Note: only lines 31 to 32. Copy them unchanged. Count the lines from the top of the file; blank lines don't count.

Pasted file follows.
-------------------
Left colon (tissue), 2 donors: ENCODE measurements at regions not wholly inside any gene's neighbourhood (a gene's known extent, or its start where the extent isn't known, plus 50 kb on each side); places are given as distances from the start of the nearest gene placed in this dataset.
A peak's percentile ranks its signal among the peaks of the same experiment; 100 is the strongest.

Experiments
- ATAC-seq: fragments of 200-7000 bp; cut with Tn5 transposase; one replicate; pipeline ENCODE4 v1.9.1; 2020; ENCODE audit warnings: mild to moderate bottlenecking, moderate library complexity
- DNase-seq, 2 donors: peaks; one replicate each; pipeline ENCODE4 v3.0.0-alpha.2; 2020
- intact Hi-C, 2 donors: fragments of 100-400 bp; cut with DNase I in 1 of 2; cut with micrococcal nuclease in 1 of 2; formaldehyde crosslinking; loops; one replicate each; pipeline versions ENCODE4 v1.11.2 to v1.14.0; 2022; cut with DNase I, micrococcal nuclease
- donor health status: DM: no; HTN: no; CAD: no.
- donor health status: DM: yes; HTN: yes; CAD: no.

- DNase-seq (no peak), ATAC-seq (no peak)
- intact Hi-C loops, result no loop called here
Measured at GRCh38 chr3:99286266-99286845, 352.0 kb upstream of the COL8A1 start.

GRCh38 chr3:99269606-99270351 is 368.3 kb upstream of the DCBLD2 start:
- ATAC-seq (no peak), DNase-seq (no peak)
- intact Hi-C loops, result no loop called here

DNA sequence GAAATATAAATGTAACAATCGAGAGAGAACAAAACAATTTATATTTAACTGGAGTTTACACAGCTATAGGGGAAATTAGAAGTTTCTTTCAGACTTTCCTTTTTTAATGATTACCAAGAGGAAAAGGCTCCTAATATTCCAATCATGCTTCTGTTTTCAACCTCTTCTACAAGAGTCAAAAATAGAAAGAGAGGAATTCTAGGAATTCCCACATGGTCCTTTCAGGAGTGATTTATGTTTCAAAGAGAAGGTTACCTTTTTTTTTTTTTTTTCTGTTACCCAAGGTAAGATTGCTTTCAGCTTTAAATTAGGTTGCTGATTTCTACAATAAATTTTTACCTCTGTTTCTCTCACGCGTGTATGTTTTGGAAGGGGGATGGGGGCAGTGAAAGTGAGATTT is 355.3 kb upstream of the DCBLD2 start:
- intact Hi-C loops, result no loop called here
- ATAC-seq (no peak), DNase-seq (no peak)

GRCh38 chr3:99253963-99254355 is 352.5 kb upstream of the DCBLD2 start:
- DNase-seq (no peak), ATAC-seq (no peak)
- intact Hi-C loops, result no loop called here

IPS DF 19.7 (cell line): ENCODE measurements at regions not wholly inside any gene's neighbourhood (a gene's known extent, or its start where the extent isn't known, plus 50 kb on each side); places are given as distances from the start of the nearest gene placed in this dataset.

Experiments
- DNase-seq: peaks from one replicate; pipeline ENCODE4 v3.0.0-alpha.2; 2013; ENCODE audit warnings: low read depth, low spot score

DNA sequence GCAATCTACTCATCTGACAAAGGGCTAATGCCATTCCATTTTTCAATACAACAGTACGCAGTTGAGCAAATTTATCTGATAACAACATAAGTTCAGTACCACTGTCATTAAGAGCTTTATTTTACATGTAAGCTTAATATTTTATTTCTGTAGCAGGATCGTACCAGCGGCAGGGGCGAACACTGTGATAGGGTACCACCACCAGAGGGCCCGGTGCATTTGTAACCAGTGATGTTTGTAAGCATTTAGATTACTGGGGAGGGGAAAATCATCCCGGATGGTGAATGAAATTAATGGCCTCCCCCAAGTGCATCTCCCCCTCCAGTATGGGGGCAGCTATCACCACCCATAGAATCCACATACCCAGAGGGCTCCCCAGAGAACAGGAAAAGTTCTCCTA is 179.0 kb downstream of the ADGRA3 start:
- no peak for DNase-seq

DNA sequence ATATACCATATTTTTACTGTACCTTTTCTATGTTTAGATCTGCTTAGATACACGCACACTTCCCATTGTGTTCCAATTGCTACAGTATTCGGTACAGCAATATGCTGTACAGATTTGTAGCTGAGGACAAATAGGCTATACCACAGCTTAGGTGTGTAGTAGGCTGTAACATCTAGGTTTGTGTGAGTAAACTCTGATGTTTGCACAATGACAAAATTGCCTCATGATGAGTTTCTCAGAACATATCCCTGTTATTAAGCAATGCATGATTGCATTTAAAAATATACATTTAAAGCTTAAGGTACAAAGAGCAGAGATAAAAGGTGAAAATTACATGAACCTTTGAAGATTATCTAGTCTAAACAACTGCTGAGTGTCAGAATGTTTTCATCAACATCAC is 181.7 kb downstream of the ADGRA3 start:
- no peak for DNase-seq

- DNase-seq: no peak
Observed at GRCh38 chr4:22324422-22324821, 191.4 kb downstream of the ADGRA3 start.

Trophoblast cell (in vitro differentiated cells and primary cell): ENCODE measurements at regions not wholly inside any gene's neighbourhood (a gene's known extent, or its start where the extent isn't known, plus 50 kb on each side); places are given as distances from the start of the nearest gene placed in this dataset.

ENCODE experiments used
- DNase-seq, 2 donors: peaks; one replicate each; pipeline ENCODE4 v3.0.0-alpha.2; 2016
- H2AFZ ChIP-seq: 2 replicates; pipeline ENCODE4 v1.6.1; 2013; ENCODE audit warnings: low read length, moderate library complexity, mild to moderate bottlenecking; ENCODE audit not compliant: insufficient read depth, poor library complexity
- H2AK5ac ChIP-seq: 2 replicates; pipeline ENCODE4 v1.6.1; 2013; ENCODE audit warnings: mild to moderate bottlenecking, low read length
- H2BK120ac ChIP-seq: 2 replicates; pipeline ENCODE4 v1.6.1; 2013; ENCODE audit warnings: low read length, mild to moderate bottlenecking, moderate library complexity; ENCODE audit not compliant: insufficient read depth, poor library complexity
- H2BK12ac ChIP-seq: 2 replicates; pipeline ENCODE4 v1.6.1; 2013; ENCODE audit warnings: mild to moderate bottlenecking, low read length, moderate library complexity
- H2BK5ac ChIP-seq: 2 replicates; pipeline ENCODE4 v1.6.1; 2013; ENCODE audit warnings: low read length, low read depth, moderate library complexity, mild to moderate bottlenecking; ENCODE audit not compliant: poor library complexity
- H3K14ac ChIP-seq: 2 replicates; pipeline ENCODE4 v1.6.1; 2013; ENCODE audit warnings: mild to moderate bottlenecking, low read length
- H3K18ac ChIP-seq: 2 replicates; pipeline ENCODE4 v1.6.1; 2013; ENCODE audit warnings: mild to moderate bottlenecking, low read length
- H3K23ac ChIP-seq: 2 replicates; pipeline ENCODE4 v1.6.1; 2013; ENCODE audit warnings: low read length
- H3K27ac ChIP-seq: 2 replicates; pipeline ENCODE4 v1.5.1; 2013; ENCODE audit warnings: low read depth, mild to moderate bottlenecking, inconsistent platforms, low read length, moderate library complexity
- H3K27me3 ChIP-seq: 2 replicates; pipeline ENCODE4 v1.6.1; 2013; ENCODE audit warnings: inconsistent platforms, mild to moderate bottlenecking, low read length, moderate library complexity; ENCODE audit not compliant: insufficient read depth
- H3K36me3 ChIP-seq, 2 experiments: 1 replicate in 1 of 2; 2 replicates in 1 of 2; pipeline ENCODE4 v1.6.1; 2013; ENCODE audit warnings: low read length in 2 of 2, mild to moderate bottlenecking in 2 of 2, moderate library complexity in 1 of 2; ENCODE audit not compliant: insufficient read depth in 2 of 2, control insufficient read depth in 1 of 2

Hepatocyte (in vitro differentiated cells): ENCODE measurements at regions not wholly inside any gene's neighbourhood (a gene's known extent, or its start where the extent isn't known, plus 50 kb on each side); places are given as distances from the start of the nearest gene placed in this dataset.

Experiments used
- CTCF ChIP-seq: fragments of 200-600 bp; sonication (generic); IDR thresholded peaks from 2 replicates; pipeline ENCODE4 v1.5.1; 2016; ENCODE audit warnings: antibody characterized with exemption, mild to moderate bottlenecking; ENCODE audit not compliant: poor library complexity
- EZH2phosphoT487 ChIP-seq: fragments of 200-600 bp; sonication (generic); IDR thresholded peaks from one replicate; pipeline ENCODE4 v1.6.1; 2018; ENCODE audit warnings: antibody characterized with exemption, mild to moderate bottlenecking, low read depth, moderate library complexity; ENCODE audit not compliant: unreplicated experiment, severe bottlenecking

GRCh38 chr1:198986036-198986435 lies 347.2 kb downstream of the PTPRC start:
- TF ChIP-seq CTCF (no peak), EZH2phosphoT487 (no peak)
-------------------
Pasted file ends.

ENCODE experiments used
- DNase-seq, 2 donors: peaks; one replicate each; pipeline ENCODE4 v3.0.0-alpha.2; 2016